OTTAWA - A House of Commons committee investigating what the federal government may have known about possible prisoner torture in Afghan jails ran into a brick wall Wednesday, with the military's top lawyer refusing to answer questions.

Brig.-Gen. Ken Watkins, the military judge advocate general, claimed solicitor-client privilege about whether he'd seen warnings from a diplomat in Kandahar and whether he'd received direction from the prime minister's office.

"Obviously the coverup continues," said Liberal defence critic Ujjal Dosanjh.

"It is not part of solicitor-client privilege to hide who instructs you or who your client is. If the (Prime Minister's Office or Privy Council Office) instructed these individuals, we ought to know."

Watkins' office was copied on reports written by diplomat Richard Colvin in 2006, which laid out stark warnings about possible torture in Kandahar jails. Senior members of the Conservative cabinet say they never saw the reports.

The judge advocate general has the power to order military police to conduct an investigation if wrongdoing is suspected.

Watkins refused to say whether he -- or anyone else in his office -- saw Colvin's reports.

Colvin was the political officer at the Canadian-run provincial reconstruction base in mid-2006 when Canadian troops began handing over prisoners to Afghan authorities.

New Democrat defence critic Jack Harris said the military's top lawyer had a duty to act, if such startling information was before him.

"He should tell us and he should be able to tell us if he became aware of allegations," Harris said.

Watkins refused to say whether he'd seen published annual reports from the Foreign Affairs Department that detail Afghanistan's abysmal human-rights record. At one point, Watkins wouldn't even acknowledge whether he had read newspaper accounts of torture allegations.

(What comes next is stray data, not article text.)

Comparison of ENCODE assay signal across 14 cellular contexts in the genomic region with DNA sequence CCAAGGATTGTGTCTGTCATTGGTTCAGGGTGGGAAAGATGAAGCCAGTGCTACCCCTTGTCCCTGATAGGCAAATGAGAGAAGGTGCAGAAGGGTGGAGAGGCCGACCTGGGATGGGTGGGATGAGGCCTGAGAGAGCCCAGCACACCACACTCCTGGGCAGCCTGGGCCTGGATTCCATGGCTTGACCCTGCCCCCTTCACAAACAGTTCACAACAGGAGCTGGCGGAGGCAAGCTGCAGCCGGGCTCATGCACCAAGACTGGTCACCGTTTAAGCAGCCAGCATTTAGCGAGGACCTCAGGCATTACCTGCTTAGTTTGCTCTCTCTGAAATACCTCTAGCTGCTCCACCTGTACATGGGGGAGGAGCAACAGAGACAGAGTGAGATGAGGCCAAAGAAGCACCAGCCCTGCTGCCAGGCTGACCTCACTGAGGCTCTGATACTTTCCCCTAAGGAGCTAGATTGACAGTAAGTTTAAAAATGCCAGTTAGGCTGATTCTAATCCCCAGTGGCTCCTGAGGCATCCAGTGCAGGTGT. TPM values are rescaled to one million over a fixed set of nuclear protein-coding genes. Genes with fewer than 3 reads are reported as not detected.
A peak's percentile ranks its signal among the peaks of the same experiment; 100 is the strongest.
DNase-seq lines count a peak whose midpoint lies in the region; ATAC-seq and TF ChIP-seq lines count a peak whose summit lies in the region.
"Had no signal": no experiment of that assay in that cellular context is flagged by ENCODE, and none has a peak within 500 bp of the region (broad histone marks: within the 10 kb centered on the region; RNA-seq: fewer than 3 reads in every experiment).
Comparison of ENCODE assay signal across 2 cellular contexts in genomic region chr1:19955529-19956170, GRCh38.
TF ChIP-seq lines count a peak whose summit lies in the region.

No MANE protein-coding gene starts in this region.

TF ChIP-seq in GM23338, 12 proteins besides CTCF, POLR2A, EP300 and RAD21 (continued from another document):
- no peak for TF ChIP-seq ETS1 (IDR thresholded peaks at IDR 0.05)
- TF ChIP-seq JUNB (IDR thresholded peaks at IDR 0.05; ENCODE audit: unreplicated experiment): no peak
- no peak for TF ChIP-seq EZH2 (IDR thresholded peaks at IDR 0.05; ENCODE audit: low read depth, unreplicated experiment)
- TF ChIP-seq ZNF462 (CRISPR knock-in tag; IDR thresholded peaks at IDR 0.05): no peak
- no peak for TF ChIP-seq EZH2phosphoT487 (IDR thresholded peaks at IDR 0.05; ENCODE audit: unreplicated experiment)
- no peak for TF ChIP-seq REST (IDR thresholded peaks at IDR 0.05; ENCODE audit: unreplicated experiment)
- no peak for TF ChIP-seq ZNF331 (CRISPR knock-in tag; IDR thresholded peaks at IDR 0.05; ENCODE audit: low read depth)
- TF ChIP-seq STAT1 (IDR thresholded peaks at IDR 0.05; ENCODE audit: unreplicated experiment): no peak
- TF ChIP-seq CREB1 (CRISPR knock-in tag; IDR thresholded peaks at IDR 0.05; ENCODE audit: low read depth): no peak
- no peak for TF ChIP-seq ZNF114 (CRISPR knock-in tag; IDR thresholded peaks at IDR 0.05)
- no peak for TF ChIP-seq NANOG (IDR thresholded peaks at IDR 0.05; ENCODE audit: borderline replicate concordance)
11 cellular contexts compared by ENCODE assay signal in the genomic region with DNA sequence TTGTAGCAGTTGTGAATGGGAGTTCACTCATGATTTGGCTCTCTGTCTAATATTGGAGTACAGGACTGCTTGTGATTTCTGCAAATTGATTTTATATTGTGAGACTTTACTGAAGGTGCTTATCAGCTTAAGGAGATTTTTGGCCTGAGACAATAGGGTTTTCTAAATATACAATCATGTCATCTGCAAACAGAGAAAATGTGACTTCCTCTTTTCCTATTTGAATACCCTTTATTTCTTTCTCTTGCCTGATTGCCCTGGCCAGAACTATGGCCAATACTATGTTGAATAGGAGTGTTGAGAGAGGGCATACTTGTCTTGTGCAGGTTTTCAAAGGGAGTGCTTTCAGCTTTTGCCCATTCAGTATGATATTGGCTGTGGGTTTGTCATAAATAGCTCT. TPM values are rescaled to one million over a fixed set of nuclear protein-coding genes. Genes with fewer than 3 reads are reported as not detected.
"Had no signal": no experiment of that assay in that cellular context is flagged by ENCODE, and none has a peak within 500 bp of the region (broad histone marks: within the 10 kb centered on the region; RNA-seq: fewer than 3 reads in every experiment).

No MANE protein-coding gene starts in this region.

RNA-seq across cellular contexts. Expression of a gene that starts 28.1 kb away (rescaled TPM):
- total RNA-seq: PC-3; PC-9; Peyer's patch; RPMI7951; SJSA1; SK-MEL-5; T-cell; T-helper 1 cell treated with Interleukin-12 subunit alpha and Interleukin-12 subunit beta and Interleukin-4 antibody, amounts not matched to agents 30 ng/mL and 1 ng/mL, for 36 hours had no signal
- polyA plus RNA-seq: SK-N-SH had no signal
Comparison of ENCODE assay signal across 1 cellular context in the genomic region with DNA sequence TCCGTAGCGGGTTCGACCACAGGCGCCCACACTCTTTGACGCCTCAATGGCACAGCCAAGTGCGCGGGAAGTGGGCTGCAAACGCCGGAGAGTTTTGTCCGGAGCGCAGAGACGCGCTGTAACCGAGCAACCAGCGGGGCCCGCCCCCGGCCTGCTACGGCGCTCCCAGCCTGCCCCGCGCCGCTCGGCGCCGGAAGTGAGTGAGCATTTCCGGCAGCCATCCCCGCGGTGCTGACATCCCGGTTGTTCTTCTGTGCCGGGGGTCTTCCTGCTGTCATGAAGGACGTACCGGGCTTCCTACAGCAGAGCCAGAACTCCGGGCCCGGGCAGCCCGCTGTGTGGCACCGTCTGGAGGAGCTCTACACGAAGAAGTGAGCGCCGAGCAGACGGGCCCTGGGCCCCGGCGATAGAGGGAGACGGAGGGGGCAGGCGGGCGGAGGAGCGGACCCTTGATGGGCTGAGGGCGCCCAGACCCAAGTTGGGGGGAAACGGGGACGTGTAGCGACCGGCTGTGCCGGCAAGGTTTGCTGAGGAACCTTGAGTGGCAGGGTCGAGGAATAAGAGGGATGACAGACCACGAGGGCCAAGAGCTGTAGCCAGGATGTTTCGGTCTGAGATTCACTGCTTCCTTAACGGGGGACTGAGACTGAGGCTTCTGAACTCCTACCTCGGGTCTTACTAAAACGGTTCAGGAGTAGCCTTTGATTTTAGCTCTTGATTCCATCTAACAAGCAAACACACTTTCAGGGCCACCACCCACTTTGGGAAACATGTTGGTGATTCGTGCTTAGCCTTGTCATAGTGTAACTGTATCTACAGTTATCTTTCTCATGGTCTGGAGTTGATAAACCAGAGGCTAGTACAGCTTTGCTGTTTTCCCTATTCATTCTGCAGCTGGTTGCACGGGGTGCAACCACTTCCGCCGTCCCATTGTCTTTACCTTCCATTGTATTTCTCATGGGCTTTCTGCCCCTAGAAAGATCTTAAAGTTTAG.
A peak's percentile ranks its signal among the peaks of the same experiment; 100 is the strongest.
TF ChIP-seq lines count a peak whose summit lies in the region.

All of it left opposition MPs fuming and Conservative members hinting that the committee's investigation had already turned into an inquisition.

"We've gotten off to a terrible start," said Bloc Quebecois defence critic Claude Bachand.

"I have the greatest respect for the House of Commons," Watkins told exasperated opposition MPs.

But he said his role before the committee was to answer questions about the legal framework governing the transfer of prisoners, not government policy.

While captured Taliban fighters are not considered prisoners under the Geneva conventions, they are accorded the same treatment, said Watkins.

Transferring prisoners, knowing that they face the possibility of torture, violates international law.

The committee also set out a list of witnesses it intends to call.

Gen. Rick Hillier, who retired as chief of defence staff last year, is among the top witnesses.

The committee said it also intends to call retired lieutenant-general Michel Gauthier, who commanded all overseas operations, and Brig.-Gen. David Fraser, the ground commander throughout much of 2006.

Defence Minister Peter MacKay and two former defence ministers -- Gordon O'Connor and Bill Graham -- are also on the witness list.

It's unclear how many of the hearings will be public.

The government has cast a blanket national-security exemption over a lot of information related to the case -- a move that effectively derailed a separate investigation by the Military Police Complaints Commission.

Robert Walsh, the Commons law clerk, cautioned MPs that they have the power to hold the government to account and shouldn't necessarily be trying to investigate the military.